Boundary Demarcation: Memorandum of Settlement (Bodo Accord)

3. (a) Name: Bodoland Autonomous Council (BAC)

There shall be formed, by an Act of Assam Legislative Assembly, a Bodoland Autonomous Council (BAC) within the State of Assam comprising continguous geographical areas between river Sankosh and Mazbat/river Pasnoi. The land records authority of the State will scruitinize the list of villages furnished by ABSU /BP AC having 50% and more of tribal population which shall be included in the BAC. For the purpose of providing a contiguous area, ever the villages having less than 50% tribal population shall be included. BAC will also include Reserve Forests as per the guidelines laid by Ministry of Defence and Ministry of Environment and Forests, Government of India, not otherwise required by the Government for manning the international border and tea gardens located completely within the BAC continguous area.

12. Changes in Geographical Boundary

The geographical area of the Bodoland Autonomous Council as agreed upon can be changed with the mutual consent of the BAC and the Government of Assam.

Implementation History

1993

Minimum Implementation

The February 1993 accord did not delineate the boundary decided on by the Bodoland Autonomous Council. The accord provided that Assam’s land records authority would scrutinize the list of villages, furnished by ABSU/BPAC, where there would be 50% or more of a tribal population. In order to provide for a contiguous area, the accord also contained a provision included villages that had less then 50% population. The Bodoland Autonomous Council Act received the presidential assent on 13 May 1993 and was published on 15 May 1993 in the Assam Gazette (Extra ordinary No. 60). The BAC was established on 17 December 1993 when the government finalized its boundary. Nevertheless, the boundary demarcation did not meet the accord’s provision regarding contiguous areas. The government failed to include 515 "contentious villages" in the BAC domain. This suggests a unilateral demarcation of BAC border.1 ABSU and BPAC, both parties to the Memorandum of Settlement, rejected the territorial domain of BAC, which resulted in large scale violence.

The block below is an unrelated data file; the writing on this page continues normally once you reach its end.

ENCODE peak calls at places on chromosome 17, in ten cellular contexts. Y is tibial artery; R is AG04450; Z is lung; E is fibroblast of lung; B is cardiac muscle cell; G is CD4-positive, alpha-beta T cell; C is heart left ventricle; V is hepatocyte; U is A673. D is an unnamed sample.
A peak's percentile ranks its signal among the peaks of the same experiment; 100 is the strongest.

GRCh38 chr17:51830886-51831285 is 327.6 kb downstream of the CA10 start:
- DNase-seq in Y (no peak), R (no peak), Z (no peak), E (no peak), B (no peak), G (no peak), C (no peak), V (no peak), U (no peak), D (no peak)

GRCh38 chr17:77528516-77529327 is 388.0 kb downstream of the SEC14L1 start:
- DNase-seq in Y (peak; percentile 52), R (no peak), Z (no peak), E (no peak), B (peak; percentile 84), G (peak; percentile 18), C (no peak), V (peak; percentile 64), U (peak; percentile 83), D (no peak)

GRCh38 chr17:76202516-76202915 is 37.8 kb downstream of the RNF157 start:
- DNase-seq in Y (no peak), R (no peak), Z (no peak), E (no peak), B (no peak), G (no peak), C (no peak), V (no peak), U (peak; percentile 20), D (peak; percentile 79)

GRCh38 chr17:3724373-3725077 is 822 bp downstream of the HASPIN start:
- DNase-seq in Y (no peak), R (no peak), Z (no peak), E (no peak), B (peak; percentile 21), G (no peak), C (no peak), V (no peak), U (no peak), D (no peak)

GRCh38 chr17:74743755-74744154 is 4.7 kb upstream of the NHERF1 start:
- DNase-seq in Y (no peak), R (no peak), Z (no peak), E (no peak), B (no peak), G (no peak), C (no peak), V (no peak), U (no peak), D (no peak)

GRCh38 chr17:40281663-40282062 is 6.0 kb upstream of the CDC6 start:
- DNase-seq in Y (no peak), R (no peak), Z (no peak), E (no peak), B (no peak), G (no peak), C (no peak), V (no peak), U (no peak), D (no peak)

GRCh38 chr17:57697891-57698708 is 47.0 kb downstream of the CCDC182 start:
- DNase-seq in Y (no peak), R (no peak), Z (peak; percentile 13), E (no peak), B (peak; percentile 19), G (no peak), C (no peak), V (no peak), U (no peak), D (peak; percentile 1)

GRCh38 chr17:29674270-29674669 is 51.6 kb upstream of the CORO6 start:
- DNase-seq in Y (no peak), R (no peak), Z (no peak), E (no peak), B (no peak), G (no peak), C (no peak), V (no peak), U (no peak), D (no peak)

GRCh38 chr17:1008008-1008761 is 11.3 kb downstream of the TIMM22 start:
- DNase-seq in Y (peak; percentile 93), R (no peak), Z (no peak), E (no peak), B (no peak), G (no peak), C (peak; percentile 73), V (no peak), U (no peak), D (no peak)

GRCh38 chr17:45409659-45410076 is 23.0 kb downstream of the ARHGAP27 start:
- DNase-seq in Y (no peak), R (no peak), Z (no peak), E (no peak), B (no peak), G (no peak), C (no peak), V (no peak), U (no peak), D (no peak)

• 1. Sudhir Jacob George, “The Bodo Movement in Assam: Unrest to Accord,” Asian Survey 34, no. 10 (1994): 890; Manoj Kumar Nath, “Bodo Insurgency in Assam: New Accord and New Problems,” Strategic Analysis 27, no. 4 (2003): 533-545.
1994

Minimum Implementation

No developments observed this year.

1995

Minimum Implementation

No developments observed this year.

1996

Minimum Implementation

When the BAC domain was rejected widespread agitation and violence ensued. It was during this time that BSF started to engage in violent conflict and other violent groups began to emerge. These groups included the Bodo Liberation Tigers (BLT), which formed in June 1996.2 The ABSU leaders submitted a memorandum to the Union Welfare Minister and the Union Minister of State demanding the immediate and final demarcation of the BAC boundary on 2 November 1995 and 5 November 1995 respectively. When the government tried to hold elections without the final BAC demarcation, the ABSU organized mass demonstrations and agitations opposing the non-implementation of the accord.3 The 1993 accord was not implemented. The accord failed to resolve the conflict and there was resurgence in violence.

  • 2. Nath, “Bodo Insurgency in Assam: New Accord and New Problems.”; "Bodo Liberation Tigers (BLT) - Former Terrorist Group of Assam,"  South Asia Terrorism Portalhttp://www.satp.org.
  • 3. Yamao Zwhwlao Brahma et al., Bodoland Movement 1986-2001: A Dream and Reality. (Ann Arbor: University of Michigan, 2001).
1997

Minimum Implementation

No developments observed this year.

1998

Minimum Implementation

No developments observed this year.

1999

Minimum Implementation

No developments observed this year.

2000

Minimum Implementation

No developments observed this year.

2001

Minimum Implementation

No developments observed this year.

2002

Minimum Implementation

No developments observed this year.

2003

Minimum Implementation

Over the next few years, the BLT became the de facto guardian organization of the Bodo movement. On 10 February 2003, a new Bodo Accord for the creation of the Bodololand Territorial Council was signed by the BLT, the central government, and the Assam government.4 The new accord created four new districts. The BTC compromised by apparently relinquishing 3,082 villages where the Bodos were in majority.5 However, the 2003 accord was different. 

  • 4. Nath, “Bodo Insurgency in Assam: New Accord and New Problems.”
  • 5. Ibid.